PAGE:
Species composition, Ecology, Seasonal abundance and Vectorial importance of the sub-family Phlebotominae (Diptera: Psychodidae) in Diteta Village, Konso Woreda of Southern Ethiopia

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Addis Ababa University


A survey aimed to study species composition, seasonal abundance and infection rate of phlebotomine sandfly species were carried out in a village called Diteta, where new cases of visceral leishmaniasis (VL) have been recently observed by researchers and health centers/hospitals in the region. Sandfly densities monitored for six months (January-June, 2012) using CDC light traps and sticky paper traps yielded a total of 8091 sandflies belong to two genera: genus Phlebotomus (n=118) and genus Sergentomyia (n=7873). Three Phlebotomus species representing two subgenera; Anaphlebotomus (P. rodhaini) and Synphlebotomus (P. martini and P. celiae) together with ten Sergentomyia species in three subgenera were identified. Among Phlebotomus species, P. (An.) rodhaini and P. (Sy.) martini were shown similar abundance with a slight dominance of the former species and P. celiae were the least. Five Sergentomyia species: S. (Sergentomyia.) schewtzi, S. (Se.) bedfordi, and S. (Sintonius) suberecta, S. (Parratomyia.) africana and S. (Se.) antennata were the most common species. A relative increase in population of the three Phlebotomus species were observed during the wet season (March-May) of the year. Fluctuations in sandfly densities were seen in four most common Sergentomyia species during the six month period with highest densities during the dry months (January-February and June) whereas S. suberecta had its peak in wet month (May). A marked habitat preference was observed in all Phlebotomus species collected by both traps. The termite mounds were found to be most preferable habitat for all Phlebotomus as well as for most Sergentomyia species. However, the observation of low densities of all three Phlebotomus during the study period does not seem to explain adequately the occurrence of( VL) in the area. More detailed epidemiological and entomological studies are thus required to reveal the real (VL )situation in the area.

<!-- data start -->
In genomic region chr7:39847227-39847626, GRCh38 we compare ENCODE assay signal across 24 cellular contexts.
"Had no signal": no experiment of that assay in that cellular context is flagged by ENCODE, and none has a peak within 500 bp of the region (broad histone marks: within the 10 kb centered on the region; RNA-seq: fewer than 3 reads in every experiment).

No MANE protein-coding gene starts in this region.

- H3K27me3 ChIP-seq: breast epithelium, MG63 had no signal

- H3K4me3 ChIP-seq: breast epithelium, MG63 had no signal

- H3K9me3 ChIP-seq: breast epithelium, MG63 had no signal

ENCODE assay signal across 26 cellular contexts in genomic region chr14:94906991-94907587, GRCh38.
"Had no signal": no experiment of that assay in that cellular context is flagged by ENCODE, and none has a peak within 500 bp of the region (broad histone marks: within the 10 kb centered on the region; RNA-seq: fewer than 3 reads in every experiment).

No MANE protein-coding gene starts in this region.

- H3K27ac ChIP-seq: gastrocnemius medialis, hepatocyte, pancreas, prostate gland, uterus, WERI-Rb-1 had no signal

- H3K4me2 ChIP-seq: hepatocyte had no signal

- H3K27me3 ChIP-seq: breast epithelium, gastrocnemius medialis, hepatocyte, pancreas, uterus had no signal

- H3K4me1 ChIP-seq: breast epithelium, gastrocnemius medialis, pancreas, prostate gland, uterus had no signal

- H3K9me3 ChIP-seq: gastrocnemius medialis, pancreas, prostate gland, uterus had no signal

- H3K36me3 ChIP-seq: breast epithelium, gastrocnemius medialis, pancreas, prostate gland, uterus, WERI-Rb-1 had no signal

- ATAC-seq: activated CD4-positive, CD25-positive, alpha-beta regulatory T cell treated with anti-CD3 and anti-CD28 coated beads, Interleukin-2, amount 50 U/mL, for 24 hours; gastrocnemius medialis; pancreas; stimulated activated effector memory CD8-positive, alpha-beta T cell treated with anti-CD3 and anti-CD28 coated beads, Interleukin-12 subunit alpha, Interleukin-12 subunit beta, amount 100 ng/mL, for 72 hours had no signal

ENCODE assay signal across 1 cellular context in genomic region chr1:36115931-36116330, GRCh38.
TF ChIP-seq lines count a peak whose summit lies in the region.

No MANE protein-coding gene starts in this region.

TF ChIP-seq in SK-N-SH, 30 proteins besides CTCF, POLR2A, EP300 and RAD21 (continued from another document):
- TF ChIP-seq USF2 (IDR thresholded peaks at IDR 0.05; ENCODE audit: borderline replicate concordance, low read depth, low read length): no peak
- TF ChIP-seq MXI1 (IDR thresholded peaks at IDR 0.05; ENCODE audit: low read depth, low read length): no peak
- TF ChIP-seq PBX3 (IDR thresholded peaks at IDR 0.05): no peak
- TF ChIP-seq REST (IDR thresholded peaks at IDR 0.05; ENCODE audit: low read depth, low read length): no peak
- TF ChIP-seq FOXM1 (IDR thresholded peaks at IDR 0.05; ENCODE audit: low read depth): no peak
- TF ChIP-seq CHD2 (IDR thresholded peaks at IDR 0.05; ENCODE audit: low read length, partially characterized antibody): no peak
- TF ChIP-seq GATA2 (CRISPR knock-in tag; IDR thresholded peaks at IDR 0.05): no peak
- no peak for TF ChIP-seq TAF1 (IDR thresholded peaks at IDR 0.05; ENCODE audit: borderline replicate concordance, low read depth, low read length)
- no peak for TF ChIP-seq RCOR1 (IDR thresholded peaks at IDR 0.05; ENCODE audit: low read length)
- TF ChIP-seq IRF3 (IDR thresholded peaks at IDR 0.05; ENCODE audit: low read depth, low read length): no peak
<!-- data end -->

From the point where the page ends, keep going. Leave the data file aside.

Species composition, Ecology, Seasonal abundance and Vectorial importance